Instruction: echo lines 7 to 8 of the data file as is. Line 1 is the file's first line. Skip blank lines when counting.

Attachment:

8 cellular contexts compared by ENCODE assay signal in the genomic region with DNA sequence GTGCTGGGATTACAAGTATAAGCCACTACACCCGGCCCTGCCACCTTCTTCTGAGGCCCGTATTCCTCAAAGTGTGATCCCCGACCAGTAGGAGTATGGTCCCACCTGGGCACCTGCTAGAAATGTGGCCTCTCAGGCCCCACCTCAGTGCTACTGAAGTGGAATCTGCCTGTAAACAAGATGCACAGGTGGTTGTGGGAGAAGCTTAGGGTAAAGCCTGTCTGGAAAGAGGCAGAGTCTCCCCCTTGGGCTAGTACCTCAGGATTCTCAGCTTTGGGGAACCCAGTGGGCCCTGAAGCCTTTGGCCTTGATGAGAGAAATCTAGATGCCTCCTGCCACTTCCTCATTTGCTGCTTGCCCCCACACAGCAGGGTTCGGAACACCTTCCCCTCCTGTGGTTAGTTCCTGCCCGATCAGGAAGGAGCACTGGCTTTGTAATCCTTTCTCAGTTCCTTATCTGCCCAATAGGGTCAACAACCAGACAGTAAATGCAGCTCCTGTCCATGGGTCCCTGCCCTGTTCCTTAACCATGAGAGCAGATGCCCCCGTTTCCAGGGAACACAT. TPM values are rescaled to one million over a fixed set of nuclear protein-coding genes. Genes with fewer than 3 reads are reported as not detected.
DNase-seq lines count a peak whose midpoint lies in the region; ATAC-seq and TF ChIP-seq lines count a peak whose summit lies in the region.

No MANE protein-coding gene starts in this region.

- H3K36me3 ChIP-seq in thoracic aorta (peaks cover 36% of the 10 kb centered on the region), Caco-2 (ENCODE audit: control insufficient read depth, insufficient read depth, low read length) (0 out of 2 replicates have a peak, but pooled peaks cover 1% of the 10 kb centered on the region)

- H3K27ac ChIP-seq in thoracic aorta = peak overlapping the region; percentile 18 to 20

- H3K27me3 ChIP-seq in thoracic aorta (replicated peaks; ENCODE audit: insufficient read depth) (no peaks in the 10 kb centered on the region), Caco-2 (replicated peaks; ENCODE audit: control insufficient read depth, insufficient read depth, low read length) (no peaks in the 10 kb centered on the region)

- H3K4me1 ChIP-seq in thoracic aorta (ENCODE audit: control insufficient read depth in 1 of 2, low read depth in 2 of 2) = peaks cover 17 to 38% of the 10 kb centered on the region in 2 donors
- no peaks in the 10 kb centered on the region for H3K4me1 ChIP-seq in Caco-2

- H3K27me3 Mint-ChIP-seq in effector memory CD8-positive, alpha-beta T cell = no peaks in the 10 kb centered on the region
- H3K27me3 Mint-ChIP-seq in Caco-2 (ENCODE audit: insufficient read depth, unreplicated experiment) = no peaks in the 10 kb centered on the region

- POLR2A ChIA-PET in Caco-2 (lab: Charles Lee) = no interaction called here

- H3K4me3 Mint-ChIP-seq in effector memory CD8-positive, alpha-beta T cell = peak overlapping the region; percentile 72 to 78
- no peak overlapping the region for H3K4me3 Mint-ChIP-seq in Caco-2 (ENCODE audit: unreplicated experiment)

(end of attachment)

- H3K4me1 ChIP-seq in thoracic aorta (ENCODE audit: control insufficient read depth in 1 of 2, low read depth in 2 of 2) = peaks cover 17 to 38% of the 10 kb centered on the region in 2 donors
- no peaks in the 10 kb centered on the region for H3K4me1 ChIP-seq in Caco-2